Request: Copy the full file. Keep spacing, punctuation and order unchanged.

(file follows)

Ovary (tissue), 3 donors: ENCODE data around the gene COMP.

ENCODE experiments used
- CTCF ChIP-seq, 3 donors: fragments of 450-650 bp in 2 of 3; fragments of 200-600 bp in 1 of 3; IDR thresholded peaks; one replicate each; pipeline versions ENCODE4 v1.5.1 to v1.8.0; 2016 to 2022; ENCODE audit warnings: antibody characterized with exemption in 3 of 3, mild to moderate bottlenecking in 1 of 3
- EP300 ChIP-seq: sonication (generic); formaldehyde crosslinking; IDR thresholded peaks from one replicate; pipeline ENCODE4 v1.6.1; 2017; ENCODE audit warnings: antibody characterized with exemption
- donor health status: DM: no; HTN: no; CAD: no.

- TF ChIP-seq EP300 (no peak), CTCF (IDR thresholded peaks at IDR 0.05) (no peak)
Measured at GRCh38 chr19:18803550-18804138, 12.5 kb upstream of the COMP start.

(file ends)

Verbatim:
Ovary (tissue), 3 donors: ENCODE data around the gene COMP.

ENCODE experiments used
- CTCF ChIP-seq, 3 donors: fragments of 450-650 bp in 2 of 3; fragments of 200-600 bp in 1 of 3; IDR thresholded peaks; one replicate each; pipeline versions ENCODE4 v1.5.1 to v1.8.0; 2016 to 2022; ENCODE audit warnings: antibody characterized with exemption in 3 of 3, mild to moderate bottlenecking in 1 of 3
- EP300 ChIP-seq: sonication (generic); formaldehyde crosslinking; IDR thresholded peaks from one replicate; pipeline ENCODE4 v1.6.1; 2017; ENCODE audit warnings: antibody characterized with exemption
- donor health status: DM: no; HTN: no; CAD: no.

- TF ChIP-seq EP300 (no peak), CTCF (IDR thresholded peaks at IDR 0.05) (no peak)
Measured at GRCh38 chr19:18803550-18804138, 12.5 kb upstream of the COMP start.